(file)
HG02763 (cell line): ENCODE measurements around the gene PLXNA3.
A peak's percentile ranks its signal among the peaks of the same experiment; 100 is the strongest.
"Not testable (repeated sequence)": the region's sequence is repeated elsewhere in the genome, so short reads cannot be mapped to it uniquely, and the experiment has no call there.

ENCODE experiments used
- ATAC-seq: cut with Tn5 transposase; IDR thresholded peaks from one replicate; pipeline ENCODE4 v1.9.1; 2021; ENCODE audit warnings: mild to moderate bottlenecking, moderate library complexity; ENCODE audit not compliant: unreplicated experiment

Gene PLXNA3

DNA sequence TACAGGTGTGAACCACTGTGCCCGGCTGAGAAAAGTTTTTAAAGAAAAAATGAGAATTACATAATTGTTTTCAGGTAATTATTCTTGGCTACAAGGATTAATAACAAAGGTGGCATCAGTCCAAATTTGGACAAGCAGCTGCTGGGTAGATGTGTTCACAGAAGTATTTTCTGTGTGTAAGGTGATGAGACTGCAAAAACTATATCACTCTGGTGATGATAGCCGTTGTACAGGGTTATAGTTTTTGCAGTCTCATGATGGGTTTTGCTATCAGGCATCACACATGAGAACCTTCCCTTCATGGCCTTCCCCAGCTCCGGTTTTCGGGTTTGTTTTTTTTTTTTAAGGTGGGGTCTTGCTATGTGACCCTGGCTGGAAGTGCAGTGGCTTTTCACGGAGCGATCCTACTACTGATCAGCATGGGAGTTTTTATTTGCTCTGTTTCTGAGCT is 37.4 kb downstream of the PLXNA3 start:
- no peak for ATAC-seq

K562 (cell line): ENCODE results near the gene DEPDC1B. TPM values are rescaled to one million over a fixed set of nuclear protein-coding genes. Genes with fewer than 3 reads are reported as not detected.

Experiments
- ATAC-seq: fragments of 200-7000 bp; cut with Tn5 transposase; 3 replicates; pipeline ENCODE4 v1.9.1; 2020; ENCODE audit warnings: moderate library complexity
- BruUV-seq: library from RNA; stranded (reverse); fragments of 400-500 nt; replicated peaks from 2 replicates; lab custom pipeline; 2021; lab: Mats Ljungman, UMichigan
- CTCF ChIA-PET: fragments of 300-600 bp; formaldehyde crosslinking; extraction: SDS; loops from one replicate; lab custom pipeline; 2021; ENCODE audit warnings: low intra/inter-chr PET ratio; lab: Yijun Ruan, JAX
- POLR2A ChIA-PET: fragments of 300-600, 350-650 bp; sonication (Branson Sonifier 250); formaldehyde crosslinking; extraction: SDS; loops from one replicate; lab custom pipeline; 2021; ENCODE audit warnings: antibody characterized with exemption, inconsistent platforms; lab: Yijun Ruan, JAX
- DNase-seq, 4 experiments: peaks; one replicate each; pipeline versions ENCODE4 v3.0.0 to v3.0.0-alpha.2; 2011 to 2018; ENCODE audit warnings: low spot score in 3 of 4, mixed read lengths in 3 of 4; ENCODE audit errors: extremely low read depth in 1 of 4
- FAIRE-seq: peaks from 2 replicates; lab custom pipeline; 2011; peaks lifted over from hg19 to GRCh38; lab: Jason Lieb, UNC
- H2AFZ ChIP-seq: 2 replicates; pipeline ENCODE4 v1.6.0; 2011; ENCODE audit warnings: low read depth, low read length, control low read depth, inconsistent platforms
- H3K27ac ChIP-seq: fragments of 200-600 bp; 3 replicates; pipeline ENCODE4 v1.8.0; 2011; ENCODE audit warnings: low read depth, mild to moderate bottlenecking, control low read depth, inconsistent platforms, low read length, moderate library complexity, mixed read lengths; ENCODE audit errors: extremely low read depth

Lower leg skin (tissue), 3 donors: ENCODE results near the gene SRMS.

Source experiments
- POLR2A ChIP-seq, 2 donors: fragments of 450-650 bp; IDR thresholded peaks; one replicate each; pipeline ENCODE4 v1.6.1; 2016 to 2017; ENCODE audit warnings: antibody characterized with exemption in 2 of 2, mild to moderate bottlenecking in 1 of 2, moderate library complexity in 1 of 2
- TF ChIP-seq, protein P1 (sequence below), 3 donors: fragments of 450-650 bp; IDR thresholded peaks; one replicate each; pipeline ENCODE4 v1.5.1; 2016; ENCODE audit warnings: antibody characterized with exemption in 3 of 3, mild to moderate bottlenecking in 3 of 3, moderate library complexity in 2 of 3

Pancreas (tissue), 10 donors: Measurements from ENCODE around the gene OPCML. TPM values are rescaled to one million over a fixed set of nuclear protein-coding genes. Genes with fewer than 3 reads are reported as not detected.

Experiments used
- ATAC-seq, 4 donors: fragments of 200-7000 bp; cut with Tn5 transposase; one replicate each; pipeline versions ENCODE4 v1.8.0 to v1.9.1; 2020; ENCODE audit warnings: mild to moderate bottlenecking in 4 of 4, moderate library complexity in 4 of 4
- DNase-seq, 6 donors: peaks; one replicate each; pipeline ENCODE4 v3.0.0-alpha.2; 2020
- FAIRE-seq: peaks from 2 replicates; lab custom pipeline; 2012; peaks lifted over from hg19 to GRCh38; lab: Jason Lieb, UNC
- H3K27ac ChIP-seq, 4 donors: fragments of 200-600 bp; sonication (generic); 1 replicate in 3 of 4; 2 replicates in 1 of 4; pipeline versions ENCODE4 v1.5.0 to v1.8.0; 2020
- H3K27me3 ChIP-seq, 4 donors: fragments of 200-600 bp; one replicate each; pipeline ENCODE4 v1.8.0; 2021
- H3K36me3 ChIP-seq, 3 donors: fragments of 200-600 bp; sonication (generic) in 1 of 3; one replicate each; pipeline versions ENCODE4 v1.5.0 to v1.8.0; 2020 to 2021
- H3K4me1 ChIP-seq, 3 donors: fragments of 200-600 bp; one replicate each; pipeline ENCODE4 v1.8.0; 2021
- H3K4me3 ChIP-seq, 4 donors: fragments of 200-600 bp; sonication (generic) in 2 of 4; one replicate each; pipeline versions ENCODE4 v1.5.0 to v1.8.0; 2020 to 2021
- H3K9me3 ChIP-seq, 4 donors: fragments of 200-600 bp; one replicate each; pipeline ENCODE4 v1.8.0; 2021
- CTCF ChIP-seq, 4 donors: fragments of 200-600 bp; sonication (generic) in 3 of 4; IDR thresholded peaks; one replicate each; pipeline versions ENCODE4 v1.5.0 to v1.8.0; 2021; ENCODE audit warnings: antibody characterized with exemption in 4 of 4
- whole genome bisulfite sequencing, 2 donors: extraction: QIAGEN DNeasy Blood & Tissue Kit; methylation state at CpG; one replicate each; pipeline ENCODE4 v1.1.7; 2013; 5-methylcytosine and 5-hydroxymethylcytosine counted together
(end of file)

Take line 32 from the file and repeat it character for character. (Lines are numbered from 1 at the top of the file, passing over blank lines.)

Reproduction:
- H3K4me3 ChIP-seq, 4 donors: fragments of 200-600 bp; sonication (generic) in 2 of 4; one replicate each; pipeline versions ENCODE4 v1.5.0 to v1.8.0; 2020 to 2021